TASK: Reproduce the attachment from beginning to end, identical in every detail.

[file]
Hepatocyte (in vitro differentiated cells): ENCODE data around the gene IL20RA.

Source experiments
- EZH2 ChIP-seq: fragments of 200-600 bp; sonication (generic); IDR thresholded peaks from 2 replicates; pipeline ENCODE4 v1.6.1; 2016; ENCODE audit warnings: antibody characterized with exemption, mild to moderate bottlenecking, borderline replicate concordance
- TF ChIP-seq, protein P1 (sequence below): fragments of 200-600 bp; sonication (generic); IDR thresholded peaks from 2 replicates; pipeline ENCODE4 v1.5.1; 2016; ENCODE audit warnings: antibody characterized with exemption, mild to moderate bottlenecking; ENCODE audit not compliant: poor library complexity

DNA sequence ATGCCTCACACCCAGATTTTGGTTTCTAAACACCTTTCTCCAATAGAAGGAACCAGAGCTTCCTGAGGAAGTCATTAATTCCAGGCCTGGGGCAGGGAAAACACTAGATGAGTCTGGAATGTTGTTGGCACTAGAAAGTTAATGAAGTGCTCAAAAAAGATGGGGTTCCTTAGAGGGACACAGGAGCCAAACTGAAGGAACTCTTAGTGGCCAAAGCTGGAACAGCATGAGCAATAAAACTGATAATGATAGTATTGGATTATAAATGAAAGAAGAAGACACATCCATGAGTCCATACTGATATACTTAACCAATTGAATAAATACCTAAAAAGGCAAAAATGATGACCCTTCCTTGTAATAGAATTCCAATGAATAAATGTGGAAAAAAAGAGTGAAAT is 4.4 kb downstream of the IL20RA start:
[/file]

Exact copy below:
Hepatocyte (in vitro differentiated cells): ENCODE data around the gene IL20RA.

Source experiments
- EZH2 ChIP-seq: fragments of 200-600 bp; sonication (generic); IDR thresholded peaks from 2 replicates; pipeline ENCODE4 v1.6.1; 2016; ENCODE audit warnings: antibody characterized with exemption, mild to moderate bottlenecking, borderline replicate concordance
- TF ChIP-seq, protein P1 (sequence below): fragments of 200-600 bp; sonication (generic); IDR thresholded peaks from 2 replicates; pipeline ENCODE4 v1.5.1; 2016; ENCODE audit warnings: antibody characterized with exemption, mild to moderate bottlenecking; ENCODE audit not compliant: poor library complexity

DNA sequence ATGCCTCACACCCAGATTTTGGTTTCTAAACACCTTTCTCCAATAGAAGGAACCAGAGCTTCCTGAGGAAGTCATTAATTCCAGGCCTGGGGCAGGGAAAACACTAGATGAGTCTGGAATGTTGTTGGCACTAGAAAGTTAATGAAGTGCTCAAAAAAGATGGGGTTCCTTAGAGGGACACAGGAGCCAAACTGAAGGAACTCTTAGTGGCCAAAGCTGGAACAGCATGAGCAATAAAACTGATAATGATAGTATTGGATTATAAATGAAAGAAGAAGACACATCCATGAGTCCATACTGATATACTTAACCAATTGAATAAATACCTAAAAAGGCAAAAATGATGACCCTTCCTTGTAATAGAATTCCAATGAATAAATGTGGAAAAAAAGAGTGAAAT is 4.4 kb downstream of the IL20RA start: